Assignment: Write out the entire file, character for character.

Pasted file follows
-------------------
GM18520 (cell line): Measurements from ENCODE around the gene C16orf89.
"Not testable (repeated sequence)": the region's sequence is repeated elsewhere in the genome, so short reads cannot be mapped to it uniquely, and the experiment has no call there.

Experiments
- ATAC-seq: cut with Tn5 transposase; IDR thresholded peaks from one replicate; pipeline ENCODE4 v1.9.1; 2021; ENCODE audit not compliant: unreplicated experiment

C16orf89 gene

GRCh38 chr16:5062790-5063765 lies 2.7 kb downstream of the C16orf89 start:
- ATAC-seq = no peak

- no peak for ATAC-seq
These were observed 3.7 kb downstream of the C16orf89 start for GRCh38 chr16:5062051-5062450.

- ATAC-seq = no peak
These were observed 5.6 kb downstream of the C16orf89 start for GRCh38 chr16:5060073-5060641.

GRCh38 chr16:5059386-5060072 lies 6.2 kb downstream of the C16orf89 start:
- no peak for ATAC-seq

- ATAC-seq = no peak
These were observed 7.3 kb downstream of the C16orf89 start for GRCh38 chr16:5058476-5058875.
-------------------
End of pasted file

GM18520 (cell line): Measurements from ENCODE around the gene C16orf89.
"Not testable (repeated sequence)": the region's sequence is repeated elsewhere in the genome, so short reads cannot be mapped to it uniquely, and the experiment has no call there.

Experiments
- ATAC-seq: cut with Tn5 transposase; IDR thresholded peaks from one replicate; pipeline ENCODE4 v1.9.1; 2021; ENCODE audit not compliant: unreplicated experiment

C16orf89 gene

GRCh38 chr16:5062790-5063765 lies 2.7 kb downstream of the C16orf89 start:
- ATAC-seq = no peak

- no peak for ATAC-seq
These were observed 3.7 kb downstream of the C16orf89 start for GRCh38 chr16:5062051-5062450.

- ATAC-seq = no peak
These were observed 5.6 kb downstream of the C16orf89 start for GRCh38 chr16:5060073-5060641.

GRCh38 chr16:5059386-5060072 lies 6.2 kb downstream of the C16orf89 start:
- no peak for ATAC-seq

- ATAC-seq = no peak
These were observed 7.3 kb downstream of the C16orf89 start for GRCh38 chr16:5058476-5058875.